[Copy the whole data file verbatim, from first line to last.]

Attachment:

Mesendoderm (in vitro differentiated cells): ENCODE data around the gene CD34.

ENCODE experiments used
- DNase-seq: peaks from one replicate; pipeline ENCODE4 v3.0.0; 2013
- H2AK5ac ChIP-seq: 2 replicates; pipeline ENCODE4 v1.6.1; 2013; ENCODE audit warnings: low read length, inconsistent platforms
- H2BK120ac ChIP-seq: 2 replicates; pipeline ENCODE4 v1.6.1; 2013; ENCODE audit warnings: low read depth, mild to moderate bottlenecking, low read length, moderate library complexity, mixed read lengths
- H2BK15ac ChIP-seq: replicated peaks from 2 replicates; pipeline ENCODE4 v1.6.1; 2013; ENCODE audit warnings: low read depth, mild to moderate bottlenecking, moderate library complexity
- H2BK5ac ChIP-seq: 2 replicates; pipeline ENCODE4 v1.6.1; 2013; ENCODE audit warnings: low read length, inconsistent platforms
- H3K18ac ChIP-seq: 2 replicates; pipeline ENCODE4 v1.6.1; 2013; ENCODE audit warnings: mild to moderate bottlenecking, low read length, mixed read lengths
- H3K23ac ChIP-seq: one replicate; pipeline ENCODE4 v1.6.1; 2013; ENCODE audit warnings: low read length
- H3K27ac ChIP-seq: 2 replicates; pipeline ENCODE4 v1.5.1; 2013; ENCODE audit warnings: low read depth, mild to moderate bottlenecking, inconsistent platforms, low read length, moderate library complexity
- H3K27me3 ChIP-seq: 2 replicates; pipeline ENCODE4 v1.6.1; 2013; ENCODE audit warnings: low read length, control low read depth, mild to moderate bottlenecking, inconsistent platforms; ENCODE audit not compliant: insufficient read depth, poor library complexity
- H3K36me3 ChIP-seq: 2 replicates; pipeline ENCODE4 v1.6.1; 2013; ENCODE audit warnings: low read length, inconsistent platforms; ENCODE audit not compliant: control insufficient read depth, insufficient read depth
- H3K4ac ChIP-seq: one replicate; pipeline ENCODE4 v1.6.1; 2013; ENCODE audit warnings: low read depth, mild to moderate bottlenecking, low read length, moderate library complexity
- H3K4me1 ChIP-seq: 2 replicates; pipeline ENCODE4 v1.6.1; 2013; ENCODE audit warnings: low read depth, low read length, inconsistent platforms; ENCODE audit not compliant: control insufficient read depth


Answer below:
Mesendoderm (in vitro differentiated cells): ENCODE data around the gene CD34.

ENCODE experiments used
- DNase-seq: peaks from one replicate; pipeline ENCODE4 v3.0.0; 2013
- H2AK5ac ChIP-seq: 2 replicates; pipeline ENCODE4 v1.6.1; 2013; ENCODE audit warnings: low read length, inconsistent platforms
- H2BK120ac ChIP-seq: 2 replicates; pipeline ENCODE4 v1.6.1; 2013; ENCODE audit warnings: low read depth, mild to moderate bottlenecking, low read length, moderate library complexity, mixed read lengths
- H2BK15ac ChIP-seq: replicated peaks from 2 replicates; pipeline ENCODE4 v1.6.1; 2013; ENCODE audit warnings: low read depth, mild to moderate bottlenecking, moderate library complexity
- H2BK5ac ChIP-seq: 2 replicates; pipeline ENCODE4 v1.6.1; 2013; ENCODE audit warnings: low read length, inconsistent platforms
- H3K18ac ChIP-seq: 2 replicates; pipeline ENCODE4 v1.6.1; 2013; ENCODE audit warnings: mild to moderate bottlenecking, low read length, mixed read lengths
- H3K23ac ChIP-seq: one replicate; pipeline ENCODE4 v1.6.1; 2013; ENCODE audit warnings: low read length
- H3K27ac ChIP-seq: 2 replicates; pipeline ENCODE4 v1.5.1; 2013; ENCODE audit warnings: low read depth, mild to moderate bottlenecking, inconsistent platforms, low read length, moderate library complexity
- H3K27me3 ChIP-seq: 2 replicates; pipeline ENCODE4 v1.6.1; 2013; ENCODE audit warnings: low read length, control low read depth, mild to moderate bottlenecking, inconsistent platforms; ENCODE audit not compliant: insufficient read depth, poor library complexity
- H3K36me3 ChIP-seq: 2 replicates; pipeline ENCODE4 v1.6.1; 2013; ENCODE audit warnings: low read length, inconsistent platforms; ENCODE audit not compliant: control insufficient read depth, insufficient read depth
- H3K4ac ChIP-seq: one replicate; pipeline ENCODE4 v1.6.1; 2013; ENCODE audit warnings: low read depth, mild to moderate bottlenecking, low read length, moderate library complexity
- H3K4me1 ChIP-seq: 2 replicates; pipeline ENCODE4 v1.6.1; 2013; ENCODE audit warnings: low read depth, low read length, inconsistent platforms; ENCODE audit not compliant: control insufficient read depth